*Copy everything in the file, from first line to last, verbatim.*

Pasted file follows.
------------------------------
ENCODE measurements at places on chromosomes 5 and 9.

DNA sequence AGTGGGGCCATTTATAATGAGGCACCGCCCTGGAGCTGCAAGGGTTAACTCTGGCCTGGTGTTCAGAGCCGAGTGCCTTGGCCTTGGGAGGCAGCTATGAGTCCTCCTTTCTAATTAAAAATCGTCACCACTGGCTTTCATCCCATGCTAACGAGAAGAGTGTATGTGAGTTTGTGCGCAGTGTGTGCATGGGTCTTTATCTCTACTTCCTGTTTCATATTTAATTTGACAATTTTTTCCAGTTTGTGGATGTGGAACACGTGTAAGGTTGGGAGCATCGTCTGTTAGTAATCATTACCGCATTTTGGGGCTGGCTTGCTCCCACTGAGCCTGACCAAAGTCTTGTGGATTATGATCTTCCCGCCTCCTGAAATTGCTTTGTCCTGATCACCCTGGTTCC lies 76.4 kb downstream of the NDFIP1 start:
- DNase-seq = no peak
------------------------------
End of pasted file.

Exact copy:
ENCODE measurements at places on chromosomes 5 and 9.

DNA sequence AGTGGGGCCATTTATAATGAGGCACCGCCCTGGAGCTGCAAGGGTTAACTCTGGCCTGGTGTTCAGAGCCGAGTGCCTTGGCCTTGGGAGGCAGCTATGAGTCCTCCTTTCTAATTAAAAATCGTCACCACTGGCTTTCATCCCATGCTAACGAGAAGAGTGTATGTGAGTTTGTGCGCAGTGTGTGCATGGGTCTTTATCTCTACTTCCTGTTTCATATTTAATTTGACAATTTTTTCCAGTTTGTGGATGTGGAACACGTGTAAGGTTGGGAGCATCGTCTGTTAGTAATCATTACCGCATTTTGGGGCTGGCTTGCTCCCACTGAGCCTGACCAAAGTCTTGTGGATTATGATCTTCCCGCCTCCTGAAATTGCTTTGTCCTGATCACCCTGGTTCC lies 76.4 kb downstream of the NDFIP1 start:
- DNase-seq = no peak